The Government has selected the first 11 infrastructure projects to go through a streamlined consenting process initiated in response to COVID-19.
High-density housing at the Unitec site in Auckland and at Te Pa Tahuna in Queenstown, an upgrade to State Highway 1 between Papakura and Drury, and a water storage facility in Kaikohe are among the projects selected.
The fast-tracking can occur under the COVID-19 Recovery (Fast-track) Bill, which will be introduced to Parliament later this week.
Being a short-term intervention aimed at creating jobs, it will self-repeal in two years’ time.
The 11 projects will be referred to ‘expert consenting panels’, which will set conditions on projects before they can proceed.
The panels will have similar powers to consenting authorities under the Resource Management Act (RMA).
Each panel will be chaired by a sitting or retired Environment Court Judge, or senior RMA lawyer. Panels will have three to four members and include nominees from relevant local authorities and local iwi authorities.
Environment Minister David Parker couldn't say how many panels would be set up, but said there would be fewer than 10.
A 'substantial number' of additional projects to go through streamlined process
The Bill allows for projects to proceed through two other pathways.
Government organisations, local councils, iwi, NGOs or those in the private sector will be able to lodge applications with the Environment Minister, who will refer projects that meet the criteria set out in the Bill to panels for consideration through an Order in Council.
Parker said these projects would need to be “job rich” and funded.
He expected a “substantial number” of projects to go through this pathway.
He said these would include projects the Government decides to fund further to recommendations made by a group of infrastructure industry leaders, headed by Crown Infrastructure Partners chairman Mark Binns.
Prime Minister Jacinda Ardern said ministers were still working through a list given to them by the Infrastructure Industry Reference Group at the end of May, which includes hundreds of projects.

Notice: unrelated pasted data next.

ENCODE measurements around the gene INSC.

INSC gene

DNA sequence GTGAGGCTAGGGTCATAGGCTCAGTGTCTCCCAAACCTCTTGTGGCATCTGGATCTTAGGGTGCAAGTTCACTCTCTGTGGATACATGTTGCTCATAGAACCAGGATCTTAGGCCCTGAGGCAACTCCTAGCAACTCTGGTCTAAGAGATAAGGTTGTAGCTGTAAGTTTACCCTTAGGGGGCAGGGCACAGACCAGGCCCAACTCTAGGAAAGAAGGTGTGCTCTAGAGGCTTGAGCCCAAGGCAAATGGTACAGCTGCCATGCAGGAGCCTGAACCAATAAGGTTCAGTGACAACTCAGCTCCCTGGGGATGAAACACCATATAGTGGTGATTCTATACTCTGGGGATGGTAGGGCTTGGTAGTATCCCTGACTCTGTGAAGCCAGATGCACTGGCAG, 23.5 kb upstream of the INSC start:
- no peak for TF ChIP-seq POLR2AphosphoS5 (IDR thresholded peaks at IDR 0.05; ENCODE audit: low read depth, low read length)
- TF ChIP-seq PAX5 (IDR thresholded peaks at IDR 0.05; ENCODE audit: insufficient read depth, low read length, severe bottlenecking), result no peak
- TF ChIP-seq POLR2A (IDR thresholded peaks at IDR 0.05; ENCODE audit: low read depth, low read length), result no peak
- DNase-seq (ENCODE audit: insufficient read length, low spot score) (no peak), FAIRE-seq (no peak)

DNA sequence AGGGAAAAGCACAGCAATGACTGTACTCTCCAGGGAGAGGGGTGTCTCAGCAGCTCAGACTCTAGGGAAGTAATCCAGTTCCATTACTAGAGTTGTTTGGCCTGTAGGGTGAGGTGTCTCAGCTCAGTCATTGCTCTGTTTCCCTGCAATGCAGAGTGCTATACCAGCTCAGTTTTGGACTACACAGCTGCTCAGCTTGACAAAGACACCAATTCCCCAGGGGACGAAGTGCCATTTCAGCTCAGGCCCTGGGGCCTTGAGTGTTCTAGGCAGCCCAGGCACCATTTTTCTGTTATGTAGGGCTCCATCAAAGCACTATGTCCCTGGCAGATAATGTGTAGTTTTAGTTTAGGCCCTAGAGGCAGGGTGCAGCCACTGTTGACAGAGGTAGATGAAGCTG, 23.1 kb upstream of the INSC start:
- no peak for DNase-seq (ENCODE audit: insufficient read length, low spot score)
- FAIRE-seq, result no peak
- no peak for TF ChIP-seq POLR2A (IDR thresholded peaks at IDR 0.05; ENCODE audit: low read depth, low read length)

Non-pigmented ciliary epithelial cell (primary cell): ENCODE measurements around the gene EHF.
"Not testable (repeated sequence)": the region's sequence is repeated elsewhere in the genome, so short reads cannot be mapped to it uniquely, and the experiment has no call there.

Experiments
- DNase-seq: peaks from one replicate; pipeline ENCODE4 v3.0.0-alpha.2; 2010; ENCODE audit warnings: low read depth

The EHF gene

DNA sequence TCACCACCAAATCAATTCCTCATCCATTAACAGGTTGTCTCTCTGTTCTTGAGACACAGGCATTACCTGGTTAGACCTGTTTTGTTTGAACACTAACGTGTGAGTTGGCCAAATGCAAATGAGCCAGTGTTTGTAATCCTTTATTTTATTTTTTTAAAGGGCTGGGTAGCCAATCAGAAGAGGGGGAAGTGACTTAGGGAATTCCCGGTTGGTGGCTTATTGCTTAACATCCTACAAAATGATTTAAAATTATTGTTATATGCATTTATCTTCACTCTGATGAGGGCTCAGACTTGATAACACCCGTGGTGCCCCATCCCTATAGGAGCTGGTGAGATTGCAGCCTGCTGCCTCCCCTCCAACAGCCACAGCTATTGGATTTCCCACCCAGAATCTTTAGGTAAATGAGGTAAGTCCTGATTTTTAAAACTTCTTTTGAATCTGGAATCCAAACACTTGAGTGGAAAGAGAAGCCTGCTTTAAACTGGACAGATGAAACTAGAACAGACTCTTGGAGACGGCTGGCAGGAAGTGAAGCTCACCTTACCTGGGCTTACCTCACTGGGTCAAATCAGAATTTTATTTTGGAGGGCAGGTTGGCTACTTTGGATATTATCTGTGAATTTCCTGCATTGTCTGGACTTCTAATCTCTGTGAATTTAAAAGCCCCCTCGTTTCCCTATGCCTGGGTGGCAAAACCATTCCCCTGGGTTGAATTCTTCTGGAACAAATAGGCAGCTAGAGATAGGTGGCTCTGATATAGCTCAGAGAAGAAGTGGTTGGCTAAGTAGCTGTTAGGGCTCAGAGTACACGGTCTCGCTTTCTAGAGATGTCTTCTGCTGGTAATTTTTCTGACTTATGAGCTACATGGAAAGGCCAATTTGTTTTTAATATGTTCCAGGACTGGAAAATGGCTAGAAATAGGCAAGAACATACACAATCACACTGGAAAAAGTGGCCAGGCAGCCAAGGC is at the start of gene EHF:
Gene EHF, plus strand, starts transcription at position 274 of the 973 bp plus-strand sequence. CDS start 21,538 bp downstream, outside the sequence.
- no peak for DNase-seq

Of the projects selected for funding, Parker expected a “significant proportion” to go through the streamlined consenting process.
An additional $3 billion was allocated towards infrastructure in the 2020 Budget. This came on top of the $12 billion Upgrade Programme (some of which is yet to be allocated), announced in January.
Exemptions for KiwiRail and NZTA
Finally, the Bill will enable the NZ Transport Agency and KiwiRail to do some repair work, maintenance and minor upgrades to existing road and rail infrastructure without consent, provided they meet certain standards.
On average, notified applications for resource consents take four to six months to process. Parker expected the fast track processes to take between 45 to 70 working days.
He maintained some transport projects would be able to start a year or two sooner, depending on conditions set by the panel.
Environmental and Treaty safeguards remain
Parker said: "Extraordinary times sometimes require extraordinary measures.
"However, positive environmental outcomes will not be sacrificed at the expense of speed. While these projects are being advanced in time, environmental safeguards remain. Part 2 of the Resource Management Act including the recognition of matters of national importance, will continue to apply.